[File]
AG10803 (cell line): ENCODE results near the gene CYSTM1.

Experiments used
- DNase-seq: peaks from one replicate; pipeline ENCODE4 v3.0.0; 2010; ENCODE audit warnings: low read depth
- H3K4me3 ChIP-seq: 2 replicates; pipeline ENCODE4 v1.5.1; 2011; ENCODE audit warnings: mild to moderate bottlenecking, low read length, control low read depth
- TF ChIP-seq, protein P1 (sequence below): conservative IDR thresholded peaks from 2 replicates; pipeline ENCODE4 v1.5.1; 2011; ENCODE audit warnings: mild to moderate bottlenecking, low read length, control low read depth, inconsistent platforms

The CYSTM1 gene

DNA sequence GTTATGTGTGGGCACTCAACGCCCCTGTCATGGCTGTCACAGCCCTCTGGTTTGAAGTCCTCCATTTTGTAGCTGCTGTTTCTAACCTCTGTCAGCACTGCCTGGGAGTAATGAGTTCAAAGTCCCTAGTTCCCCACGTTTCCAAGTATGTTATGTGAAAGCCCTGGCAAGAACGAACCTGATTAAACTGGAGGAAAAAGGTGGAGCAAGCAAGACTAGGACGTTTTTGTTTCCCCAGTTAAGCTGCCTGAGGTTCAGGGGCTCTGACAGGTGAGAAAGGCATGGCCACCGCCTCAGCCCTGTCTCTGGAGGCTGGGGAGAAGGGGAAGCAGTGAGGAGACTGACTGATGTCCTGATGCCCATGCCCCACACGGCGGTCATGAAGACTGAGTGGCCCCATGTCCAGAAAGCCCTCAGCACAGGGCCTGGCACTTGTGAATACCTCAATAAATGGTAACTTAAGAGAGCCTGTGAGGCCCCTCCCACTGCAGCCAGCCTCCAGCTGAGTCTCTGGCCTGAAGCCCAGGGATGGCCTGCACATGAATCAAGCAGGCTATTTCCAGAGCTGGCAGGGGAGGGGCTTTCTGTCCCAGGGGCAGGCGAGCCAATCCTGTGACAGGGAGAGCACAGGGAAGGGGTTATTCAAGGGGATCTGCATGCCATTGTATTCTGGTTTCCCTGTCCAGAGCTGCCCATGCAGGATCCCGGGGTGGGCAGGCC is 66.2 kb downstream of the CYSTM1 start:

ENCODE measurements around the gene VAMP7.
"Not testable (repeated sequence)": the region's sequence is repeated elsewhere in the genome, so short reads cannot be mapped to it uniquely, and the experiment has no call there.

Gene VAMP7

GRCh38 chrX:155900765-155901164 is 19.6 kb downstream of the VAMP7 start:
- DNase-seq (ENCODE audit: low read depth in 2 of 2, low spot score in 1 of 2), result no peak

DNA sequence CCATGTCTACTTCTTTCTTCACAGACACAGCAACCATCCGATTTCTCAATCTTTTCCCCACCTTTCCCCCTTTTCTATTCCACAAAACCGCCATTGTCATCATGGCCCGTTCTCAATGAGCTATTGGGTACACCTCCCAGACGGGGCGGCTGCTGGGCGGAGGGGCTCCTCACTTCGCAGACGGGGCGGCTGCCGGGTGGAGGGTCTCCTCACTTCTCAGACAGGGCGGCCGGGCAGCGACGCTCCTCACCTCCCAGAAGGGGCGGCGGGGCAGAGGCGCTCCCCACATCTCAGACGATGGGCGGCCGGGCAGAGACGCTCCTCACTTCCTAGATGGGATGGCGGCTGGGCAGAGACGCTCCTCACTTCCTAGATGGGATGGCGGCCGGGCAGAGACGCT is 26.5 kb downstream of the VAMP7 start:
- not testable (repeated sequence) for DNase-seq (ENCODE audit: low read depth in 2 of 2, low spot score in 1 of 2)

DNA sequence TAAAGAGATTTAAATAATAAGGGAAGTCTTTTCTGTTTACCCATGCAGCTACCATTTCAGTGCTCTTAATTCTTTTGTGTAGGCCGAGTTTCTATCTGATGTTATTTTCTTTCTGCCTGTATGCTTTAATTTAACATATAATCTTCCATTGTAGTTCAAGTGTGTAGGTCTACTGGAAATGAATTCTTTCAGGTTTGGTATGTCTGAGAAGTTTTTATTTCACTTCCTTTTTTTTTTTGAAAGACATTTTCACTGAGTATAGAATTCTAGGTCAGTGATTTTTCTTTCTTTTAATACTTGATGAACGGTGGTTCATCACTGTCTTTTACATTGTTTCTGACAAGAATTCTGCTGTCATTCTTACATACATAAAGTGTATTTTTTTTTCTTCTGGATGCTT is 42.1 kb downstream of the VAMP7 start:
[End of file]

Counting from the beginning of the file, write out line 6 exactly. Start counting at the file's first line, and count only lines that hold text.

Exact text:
The CYSTM1 gene